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Metabolism May Not Slow After 20 – So Why Are We Still Gaining Weight?

by Janet KiddAnd University of Leeds

For a long time, it was believed that after the age of 20 your metabolism drops dramatically – making it difficult to lose weight and stay fit. But the recent study showed that our metabolism – also known as energy expenditure – remains relatively constant between the ages of 20 and 60, before decreasing at older ages.

The researchers looked at existing studies on energy expenditure from 29 different countries. In all, they studied data on 6,400 people from birth to 95 years of age. Each study measured energy expenditure using a method called Doubly named water. This makes the participants drink a special type of water, in which a safe radioactive label has been added. The tag identifies the hydrogen and oxygen present in the water, allowing researchers to track how quickly the body processes both. Then urine samples are taken from each person to track the rate at which they travel through the body. This gives researchers an accurate measurement of a person metabolic rate The amount of energy they used in the day.

The analysis showed that energy expenditure (metabolism) increased rapidly from birth up to one year. Thereafter, energy expenditure gradually decreased until the age of twenty, and then became stable until the age of sixty – even during pregnancy. After 60 was when energy expenditure began to decline. These findings held true even when the researchers took into account various factors — such as physical activity and body composition (how much fat or muscle a person has and how much they weigh) — that can affect a person’s metabolism.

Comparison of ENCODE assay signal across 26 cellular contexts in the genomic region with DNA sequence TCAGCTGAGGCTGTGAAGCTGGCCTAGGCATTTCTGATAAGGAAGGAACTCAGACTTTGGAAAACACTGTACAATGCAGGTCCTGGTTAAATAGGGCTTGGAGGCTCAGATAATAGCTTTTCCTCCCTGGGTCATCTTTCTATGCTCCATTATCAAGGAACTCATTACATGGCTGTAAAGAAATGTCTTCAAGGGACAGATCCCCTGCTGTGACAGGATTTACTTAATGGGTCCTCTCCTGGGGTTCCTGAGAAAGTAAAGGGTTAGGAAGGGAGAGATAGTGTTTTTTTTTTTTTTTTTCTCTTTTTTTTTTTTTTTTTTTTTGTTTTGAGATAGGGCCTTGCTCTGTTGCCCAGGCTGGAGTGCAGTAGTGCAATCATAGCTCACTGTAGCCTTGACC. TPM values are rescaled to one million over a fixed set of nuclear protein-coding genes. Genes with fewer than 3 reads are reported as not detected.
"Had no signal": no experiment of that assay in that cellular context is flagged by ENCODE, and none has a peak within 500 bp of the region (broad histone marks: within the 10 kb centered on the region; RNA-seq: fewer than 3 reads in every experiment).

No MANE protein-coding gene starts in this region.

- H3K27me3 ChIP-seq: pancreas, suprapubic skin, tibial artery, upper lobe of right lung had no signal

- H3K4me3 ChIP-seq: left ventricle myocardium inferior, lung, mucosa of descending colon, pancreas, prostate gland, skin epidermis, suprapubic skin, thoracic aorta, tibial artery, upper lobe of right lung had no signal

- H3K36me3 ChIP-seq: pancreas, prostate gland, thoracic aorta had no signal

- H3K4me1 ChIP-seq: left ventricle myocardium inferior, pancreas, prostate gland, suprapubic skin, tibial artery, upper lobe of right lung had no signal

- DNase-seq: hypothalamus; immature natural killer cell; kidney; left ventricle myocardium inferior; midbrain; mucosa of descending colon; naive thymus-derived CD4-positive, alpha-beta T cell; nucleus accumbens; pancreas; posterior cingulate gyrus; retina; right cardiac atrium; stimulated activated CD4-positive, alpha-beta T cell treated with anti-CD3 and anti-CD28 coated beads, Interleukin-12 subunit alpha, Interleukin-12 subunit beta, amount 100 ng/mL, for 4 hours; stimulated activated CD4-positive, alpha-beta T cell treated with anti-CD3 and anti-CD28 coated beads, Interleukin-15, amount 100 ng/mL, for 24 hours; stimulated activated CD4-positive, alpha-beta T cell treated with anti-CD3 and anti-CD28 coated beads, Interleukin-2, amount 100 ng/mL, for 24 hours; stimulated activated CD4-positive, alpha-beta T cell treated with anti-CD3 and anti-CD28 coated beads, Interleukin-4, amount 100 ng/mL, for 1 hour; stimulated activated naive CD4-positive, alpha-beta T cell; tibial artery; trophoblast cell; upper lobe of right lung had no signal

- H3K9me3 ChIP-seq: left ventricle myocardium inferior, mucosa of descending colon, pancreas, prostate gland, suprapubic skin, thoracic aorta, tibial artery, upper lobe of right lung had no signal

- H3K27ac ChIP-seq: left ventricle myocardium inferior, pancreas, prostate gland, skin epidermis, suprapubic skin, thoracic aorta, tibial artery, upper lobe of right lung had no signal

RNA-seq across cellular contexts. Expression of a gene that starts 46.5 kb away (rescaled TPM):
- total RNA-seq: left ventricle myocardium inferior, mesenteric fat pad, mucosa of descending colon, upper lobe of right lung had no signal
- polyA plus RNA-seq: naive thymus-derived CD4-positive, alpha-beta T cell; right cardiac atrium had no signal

This study builds on our understanding of human metabolism. Knowing how our metabolism may (or may not) change during our lifetime can be important to knowing how to treat diseases – such as obesity, diabetes, heart disease, and even some types of cancer.

One problem with the study results, however, is that it did not take into account the amount of energy a person was consuming. Many people still see their weight increase as they age, even though their metabolism remains relatively constant throughout their lives. This indicates that weight gain is not the result of a slowed metabolism. Instead, it is more likely to be due to eating more food (energy) than the body uses.

Increase energy and weight

Metabolism is influenced by many factors – including The amount of food we eat, how much physical activity we get, weight, and whether we have a lot of muscle. Metabolism can also affect how we get energy from foods. For example, when we We eat more than we needThe body is more likely to use the carbohydrates and protein from these foods as fuel, and store fat – which leads to weight gain. Overweight and obesity are both linked to a metabolic rate caused by taking in more energy than we use.